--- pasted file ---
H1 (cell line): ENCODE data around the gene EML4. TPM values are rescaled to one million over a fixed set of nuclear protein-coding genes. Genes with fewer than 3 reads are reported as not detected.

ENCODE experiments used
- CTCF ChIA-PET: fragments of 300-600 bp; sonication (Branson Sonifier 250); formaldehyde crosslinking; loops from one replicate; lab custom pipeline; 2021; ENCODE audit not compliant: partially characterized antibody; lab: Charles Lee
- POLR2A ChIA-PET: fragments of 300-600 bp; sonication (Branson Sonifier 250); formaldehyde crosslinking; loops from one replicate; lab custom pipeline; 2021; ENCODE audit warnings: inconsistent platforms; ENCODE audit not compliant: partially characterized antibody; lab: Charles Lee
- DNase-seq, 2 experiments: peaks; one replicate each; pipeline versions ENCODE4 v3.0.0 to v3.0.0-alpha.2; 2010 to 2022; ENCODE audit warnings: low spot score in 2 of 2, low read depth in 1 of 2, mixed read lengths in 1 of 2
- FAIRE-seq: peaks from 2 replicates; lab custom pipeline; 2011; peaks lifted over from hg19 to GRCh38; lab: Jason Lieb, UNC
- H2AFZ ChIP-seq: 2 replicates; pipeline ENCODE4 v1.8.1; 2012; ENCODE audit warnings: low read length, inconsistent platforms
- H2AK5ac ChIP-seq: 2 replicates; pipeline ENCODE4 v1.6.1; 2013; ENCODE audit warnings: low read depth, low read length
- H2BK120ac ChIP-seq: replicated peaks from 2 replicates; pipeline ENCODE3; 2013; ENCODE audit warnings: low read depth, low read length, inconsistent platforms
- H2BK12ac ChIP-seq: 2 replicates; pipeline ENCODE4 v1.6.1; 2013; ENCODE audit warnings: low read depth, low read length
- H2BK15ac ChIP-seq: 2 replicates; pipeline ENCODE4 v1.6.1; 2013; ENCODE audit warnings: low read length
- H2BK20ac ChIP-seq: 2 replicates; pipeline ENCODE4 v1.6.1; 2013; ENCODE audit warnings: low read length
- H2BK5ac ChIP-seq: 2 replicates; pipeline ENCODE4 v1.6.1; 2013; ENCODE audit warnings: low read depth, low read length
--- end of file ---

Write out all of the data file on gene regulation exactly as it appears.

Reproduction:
H1 (cell line): ENCODE data around the gene EML4. TPM values are rescaled to one million over a fixed set of nuclear protein-coding genes. Genes with fewer than 3 reads are reported as not detected.

ENCODE experiments used
- CTCF ChIA-PET: fragments of 300-600 bp; sonication (Branson Sonifier 250); formaldehyde crosslinking; loops from one replicate; lab custom pipeline; 2021; ENCODE audit not compliant: partially characterized antibody; lab: Charles Lee
- POLR2A ChIA-PET: fragments of 300-600 bp; sonication (Branson Sonifier 250); formaldehyde crosslinking; loops from one replicate; lab custom pipeline; 2021; ENCODE audit warnings: inconsistent platforms; ENCODE audit not compliant: partially characterized antibody; lab: Charles Lee
- DNase-seq, 2 experiments: peaks; one replicate each; pipeline versions ENCODE4 v3.0.0 to v3.0.0-alpha.2; 2010 to 2022; ENCODE audit warnings: low spot score in 2 of 2, low read depth in 1 of 2, mixed read lengths in 1 of 2
- FAIRE-seq: peaks from 2 replicates; lab custom pipeline; 2011; peaks lifted over from hg19 to GRCh38; lab: Jason Lieb, UNC
- H2AFZ ChIP-seq: 2 replicates; pipeline ENCODE4 v1.8.1; 2012; ENCODE audit warnings: low read length, inconsistent platforms
- H2AK5ac ChIP-seq: 2 replicates; pipeline ENCODE4 v1.6.1; 2013; ENCODE audit warnings: low read depth, low read length
- H2BK120ac ChIP-seq: replicated peaks from 2 replicates; pipeline ENCODE3; 2013; ENCODE audit warnings: low read depth, low read length, inconsistent platforms
- H2BK12ac ChIP-seq: 2 replicates; pipeline ENCODE4 v1.6.1; 2013; ENCODE audit warnings: low read depth, low read length
- H2BK15ac ChIP-seq: 2 replicates; pipeline ENCODE4 v1.6.1; 2013; ENCODE audit warnings: low read length
- H2BK20ac ChIP-seq: 2 replicates; pipeline ENCODE4 v1.6.1; 2013; ENCODE audit warnings: low read length
- H2BK5ac ChIP-seq: 2 replicates; pipeline ENCODE4 v1.6.1; 2013; ENCODE audit warnings: low read depth, low read length